Netflix Inc.’s shares rose by more than 20 percent in after-hours trading after the video service reported that its subscriber growth in the most-recent quarter bested even the most optimistic expectations.
Mike Snider of USA Today had the news:
The Los Gatos, Calif.-based Internet streaming video provider added 3.2 million new international subscribers and 370,000 new U.S. subscribers in the months of July-September. That far exceeds the company’s forecast of about 2.3 million new subscribers, 2 million of them international and 300,000 in the U.S.
Some bullish Wall Street analysts had suspected Netflix of being conservative with its forecast, but few, if any, expected growth of more than 3 million total. Investors were also enthusiastic about the company’s fourth quarter forecast of an estimated 5.2 million new subscribers from October through December.
Netflix shares skyrocketed on the news in after hours trading Monday, rising 20% to $119.78. Shares closed Monday down 1.65% to $99.80 and had been down nearly 13% for the year.
Anita Balakrishnan of CNBC.com noted the company’s original programming boost:
“We are now in the fourth year of our original content strategy and are pleased with our progress,” the company said in a letter to shareholders. “In 2017, we intend to release over 1,000 hours of premium original programming, up from over 600 hours this year.”
The company said it gained 370,000 net memberships in the U.S. and 3.2 million internationally, a total of 3.57 million, handily beating the 2.3 million the company forecast.
The company said in July it expected to add 300,000 subscribers in the U.S. and 2 million subscribers internationally in the third quarter. Analysts polled by StreetAccount expected 309,000 U.S. streaming subscribers and 2.01 million international streaming subscribers.
“They’re adding fewer subscribers this year than they did last year. … You know, that’s why I think you’ve got to be careful with this stock,” Barton Crockett, senior research analyst at FBR Capital Markets, told CNBC’s “Closing Bell” on Monday.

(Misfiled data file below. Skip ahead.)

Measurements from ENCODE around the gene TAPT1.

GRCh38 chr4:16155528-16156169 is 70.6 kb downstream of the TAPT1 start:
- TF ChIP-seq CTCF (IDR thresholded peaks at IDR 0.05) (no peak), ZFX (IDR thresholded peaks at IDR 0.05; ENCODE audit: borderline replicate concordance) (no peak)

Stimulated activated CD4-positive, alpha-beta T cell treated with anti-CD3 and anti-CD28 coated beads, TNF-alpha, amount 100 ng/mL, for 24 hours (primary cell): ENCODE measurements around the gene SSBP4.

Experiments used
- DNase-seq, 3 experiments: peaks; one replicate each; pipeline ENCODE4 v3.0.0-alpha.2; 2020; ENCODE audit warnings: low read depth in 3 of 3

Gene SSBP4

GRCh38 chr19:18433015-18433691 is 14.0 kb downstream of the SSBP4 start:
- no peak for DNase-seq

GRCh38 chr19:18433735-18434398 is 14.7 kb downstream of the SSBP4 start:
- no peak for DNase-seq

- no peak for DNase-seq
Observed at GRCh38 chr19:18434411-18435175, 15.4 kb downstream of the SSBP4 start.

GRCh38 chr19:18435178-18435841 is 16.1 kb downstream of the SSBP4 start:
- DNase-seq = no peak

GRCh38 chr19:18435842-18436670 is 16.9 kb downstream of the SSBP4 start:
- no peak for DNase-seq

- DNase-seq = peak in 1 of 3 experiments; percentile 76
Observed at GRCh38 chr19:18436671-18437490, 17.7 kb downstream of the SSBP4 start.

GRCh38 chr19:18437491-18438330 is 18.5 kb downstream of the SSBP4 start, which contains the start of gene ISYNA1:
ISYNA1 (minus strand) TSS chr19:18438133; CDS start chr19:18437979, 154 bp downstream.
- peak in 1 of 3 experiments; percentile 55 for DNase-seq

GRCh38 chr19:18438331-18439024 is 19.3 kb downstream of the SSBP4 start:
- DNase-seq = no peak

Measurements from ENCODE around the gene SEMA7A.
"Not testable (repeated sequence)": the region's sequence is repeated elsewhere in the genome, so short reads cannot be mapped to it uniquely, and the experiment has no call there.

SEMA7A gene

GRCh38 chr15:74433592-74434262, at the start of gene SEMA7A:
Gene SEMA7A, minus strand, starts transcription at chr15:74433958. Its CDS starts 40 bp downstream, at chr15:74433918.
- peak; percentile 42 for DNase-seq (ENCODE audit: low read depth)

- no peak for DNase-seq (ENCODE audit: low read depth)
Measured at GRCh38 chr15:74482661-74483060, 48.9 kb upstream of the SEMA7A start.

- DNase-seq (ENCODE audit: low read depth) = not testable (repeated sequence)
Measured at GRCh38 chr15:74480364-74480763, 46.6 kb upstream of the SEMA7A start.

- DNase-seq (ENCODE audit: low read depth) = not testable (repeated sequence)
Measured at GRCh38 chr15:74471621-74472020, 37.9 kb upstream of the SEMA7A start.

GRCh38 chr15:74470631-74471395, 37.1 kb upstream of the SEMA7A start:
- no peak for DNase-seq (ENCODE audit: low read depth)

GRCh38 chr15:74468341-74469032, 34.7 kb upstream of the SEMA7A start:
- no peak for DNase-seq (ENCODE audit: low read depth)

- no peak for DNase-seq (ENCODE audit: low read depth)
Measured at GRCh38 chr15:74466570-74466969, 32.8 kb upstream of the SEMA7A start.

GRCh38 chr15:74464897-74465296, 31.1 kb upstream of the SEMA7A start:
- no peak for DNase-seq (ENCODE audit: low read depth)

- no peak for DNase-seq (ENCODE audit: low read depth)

Shira Ovide of Bloomberg Gadfly reports that Netflix is using its U.S. growth to fund international expansion:
People who look at the Netflix ink blots and see sunny skies should be comforted by the latest quarterly results. But they also should remember that Netflix needs its U.S. business to perform perfectly to bankroll the company’s global ambitions. And it’s far from perfect.
The three months ended Sept. 30 were the eighth quarter out of the last 10 in which Netflix signed up fewer net new streaming U.S. subscribers than it did in the same quarter a year earlier. Even the expected jump in subscribers Netflix forecasts for the fourth quarter to 1.45 million would be fewer than the 1.6 million net new U.S. subscribers the company added in the final three months of 2015.
Netflix is also going deep into the red to expand its web streaming into nearly every country in the world and to pay for the TV shows and movies that will lure people and keep them hooked. The company hasn’t posted positive free cash flow in two years, and free cash flow deteriorated to negative $489 million in the third quarter as the company spent more on those exciting original shows. Netflix is on the hook for $14.4 billion in future payments for streaming video programming. That’s nearly double the company’s revenue for the last 12 months.